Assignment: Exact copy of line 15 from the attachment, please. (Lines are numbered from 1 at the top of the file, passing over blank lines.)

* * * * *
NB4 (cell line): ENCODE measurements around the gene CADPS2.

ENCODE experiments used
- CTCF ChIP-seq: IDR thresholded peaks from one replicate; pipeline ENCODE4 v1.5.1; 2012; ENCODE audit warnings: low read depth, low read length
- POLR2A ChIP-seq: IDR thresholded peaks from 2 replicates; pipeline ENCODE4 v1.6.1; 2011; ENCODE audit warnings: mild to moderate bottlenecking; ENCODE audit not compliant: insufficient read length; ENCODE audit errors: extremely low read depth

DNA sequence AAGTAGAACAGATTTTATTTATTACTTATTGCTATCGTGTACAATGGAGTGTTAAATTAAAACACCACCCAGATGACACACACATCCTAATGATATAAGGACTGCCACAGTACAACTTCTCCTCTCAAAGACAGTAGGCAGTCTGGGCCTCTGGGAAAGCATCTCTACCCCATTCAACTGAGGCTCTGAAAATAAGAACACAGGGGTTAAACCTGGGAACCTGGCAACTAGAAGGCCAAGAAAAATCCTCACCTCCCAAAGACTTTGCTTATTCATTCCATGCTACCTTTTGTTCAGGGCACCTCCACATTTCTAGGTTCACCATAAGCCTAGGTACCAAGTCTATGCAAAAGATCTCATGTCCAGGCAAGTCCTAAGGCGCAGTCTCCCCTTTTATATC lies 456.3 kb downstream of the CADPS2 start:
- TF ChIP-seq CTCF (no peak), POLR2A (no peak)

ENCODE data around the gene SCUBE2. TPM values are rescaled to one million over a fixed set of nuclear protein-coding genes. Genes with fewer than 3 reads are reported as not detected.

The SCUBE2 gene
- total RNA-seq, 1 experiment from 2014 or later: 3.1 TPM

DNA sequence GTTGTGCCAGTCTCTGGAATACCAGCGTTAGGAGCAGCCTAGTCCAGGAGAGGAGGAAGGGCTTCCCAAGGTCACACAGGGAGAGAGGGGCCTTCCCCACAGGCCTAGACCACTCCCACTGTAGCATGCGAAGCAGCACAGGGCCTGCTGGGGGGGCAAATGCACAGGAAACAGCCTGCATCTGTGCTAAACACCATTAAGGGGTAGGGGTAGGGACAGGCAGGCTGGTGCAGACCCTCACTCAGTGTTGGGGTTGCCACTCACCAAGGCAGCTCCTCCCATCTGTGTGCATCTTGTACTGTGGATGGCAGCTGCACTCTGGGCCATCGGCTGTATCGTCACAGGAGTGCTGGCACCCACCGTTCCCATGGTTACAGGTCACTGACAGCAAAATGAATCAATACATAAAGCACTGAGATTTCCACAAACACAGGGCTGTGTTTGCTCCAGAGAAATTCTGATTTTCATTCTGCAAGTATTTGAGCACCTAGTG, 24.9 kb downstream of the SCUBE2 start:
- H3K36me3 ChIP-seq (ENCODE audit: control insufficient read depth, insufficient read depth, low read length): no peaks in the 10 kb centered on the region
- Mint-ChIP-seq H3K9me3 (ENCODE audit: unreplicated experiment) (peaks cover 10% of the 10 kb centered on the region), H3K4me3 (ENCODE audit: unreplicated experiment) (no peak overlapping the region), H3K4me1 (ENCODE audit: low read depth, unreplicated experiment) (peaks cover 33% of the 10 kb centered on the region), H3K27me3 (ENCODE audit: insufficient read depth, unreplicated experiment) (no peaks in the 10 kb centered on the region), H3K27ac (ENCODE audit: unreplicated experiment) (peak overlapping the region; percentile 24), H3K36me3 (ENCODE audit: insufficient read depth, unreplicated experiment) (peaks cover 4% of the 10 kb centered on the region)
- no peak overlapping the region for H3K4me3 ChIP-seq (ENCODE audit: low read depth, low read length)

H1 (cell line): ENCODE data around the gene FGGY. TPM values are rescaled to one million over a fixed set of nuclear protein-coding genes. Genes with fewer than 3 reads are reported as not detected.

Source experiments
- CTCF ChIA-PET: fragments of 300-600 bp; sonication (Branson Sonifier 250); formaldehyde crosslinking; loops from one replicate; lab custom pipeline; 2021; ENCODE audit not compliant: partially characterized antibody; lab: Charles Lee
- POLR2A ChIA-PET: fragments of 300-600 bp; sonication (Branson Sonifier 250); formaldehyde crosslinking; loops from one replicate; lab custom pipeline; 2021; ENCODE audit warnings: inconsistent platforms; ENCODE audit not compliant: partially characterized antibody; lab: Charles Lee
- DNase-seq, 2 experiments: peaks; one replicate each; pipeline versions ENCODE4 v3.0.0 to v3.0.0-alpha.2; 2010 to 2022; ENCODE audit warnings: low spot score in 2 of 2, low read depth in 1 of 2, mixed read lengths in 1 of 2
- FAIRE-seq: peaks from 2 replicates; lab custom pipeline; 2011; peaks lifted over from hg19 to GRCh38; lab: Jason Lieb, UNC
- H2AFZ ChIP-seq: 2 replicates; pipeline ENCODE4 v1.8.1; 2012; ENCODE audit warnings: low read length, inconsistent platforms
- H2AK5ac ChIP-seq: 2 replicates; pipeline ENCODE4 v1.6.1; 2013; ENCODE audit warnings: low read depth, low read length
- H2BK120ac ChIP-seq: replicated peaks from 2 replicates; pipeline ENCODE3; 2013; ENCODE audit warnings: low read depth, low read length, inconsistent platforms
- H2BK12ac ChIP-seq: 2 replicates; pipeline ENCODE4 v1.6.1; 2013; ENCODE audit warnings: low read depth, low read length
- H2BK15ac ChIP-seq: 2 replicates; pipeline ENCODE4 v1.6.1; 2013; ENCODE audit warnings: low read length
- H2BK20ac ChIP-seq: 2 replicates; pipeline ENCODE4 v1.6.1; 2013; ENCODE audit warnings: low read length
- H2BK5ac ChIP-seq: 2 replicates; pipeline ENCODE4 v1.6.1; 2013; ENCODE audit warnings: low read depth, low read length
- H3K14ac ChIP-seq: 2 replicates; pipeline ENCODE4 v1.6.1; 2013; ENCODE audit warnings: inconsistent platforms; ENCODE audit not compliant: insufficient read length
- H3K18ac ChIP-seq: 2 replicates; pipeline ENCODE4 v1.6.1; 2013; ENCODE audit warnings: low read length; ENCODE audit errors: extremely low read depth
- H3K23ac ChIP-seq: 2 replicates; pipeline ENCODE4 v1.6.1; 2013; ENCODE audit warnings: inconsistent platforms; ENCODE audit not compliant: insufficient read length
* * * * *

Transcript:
Source experiments